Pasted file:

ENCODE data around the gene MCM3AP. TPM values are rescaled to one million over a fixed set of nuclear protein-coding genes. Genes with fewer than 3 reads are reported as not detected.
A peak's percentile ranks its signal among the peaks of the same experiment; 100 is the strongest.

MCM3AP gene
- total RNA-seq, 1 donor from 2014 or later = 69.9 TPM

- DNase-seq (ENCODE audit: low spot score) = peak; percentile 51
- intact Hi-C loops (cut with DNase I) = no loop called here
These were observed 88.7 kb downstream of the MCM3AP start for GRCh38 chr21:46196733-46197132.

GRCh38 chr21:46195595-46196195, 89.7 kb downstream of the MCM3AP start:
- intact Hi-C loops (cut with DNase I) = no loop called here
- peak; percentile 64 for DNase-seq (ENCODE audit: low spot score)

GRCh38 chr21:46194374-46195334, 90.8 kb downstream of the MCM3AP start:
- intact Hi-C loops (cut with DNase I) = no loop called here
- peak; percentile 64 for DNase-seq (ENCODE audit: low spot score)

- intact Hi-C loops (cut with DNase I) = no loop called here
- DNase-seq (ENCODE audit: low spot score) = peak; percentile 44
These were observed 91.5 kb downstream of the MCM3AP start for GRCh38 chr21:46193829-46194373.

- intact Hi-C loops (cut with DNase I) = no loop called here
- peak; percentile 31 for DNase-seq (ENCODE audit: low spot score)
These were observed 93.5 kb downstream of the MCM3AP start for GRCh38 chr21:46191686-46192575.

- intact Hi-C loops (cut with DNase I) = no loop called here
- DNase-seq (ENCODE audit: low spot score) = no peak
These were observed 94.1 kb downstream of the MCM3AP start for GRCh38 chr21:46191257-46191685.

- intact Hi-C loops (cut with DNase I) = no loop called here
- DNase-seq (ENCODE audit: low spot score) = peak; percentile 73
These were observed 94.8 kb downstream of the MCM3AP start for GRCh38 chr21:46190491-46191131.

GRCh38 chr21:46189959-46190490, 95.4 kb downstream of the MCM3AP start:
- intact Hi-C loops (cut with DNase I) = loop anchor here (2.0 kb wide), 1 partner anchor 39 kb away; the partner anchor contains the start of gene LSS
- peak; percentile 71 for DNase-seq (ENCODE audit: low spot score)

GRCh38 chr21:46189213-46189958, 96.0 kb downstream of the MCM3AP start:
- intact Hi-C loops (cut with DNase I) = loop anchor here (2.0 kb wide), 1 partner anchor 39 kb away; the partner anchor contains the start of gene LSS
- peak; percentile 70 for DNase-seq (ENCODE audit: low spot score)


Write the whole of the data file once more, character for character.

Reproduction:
ENCODE data around the gene MCM3AP. TPM values are rescaled to one million over a fixed set of nuclear protein-coding genes. Genes with fewer than 3 reads are reported as not detected.
A peak's percentile ranks its signal among the peaks of the same experiment; 100 is the strongest.

MCM3AP gene
- total RNA-seq, 1 donor from 2014 or later = 69.9 TPM

- DNase-seq (ENCODE audit: low spot score) = peak; percentile 51
- intact Hi-C loops (cut with DNase I) = no loop called here
These were observed 88.7 kb downstream of the MCM3AP start for GRCh38 chr21:46196733-46197132.

GRCh38 chr21:46195595-46196195, 89.7 kb downstream of the MCM3AP start:
- intact Hi-C loops (cut with DNase I) = no loop called here
- peak; percentile 64 for DNase-seq (ENCODE audit: low spot score)

GRCh38 chr21:46194374-46195334, 90.8 kb downstream of the MCM3AP start:
- intact Hi-C loops (cut with DNase I) = no loop called here
- peak; percentile 64 for DNase-seq (ENCODE audit: low spot score)

- intact Hi-C loops (cut with DNase I) = no loop called here
- DNase-seq (ENCODE audit: low spot score) = peak; percentile 44
These were observed 91.5 kb downstream of the MCM3AP start for GRCh38 chr21:46193829-46194373.

- intact Hi-C loops (cut with DNase I) = no loop called here
- peak; percentile 31 for DNase-seq (ENCODE audit: low spot score)
These were observed 93.5 kb downstream of the MCM3AP start for GRCh38 chr21:46191686-46192575.

- intact Hi-C loops (cut with DNase I) = no loop called here
- DNase-seq (ENCODE audit: low spot score) = no peak
These were observed 94.1 kb downstream of the MCM3AP start for GRCh38 chr21:46191257-46191685.

- intact Hi-C loops (cut with DNase I) = no loop called here
- DNase-seq (ENCODE audit: low spot score) = peak; percentile 73
These were observed 94.8 kb downstream of the MCM3AP start for GRCh38 chr21:46190491-46191131.

GRCh38 chr21:46189959-46190490, 95.4 kb downstream of the MCM3AP start:
- intact Hi-C loops (cut with DNase I) = loop anchor here (2.0 kb wide), 1 partner anchor 39 kb away; the partner anchor contains the start of gene LSS
- peak; percentile 71 for DNase-seq (ENCODE audit: low spot score)

GRCh38 chr21:46189213-46189958, 96.0 kb downstream of the MCM3AP start:
- intact Hi-C loops (cut with DNase I) = loop anchor here (2.0 kb wide), 1 partner anchor 39 kb away; the partner anchor contains the start of gene LSS
- peak; percentile 70 for DNase-seq (ENCODE audit: low spot score)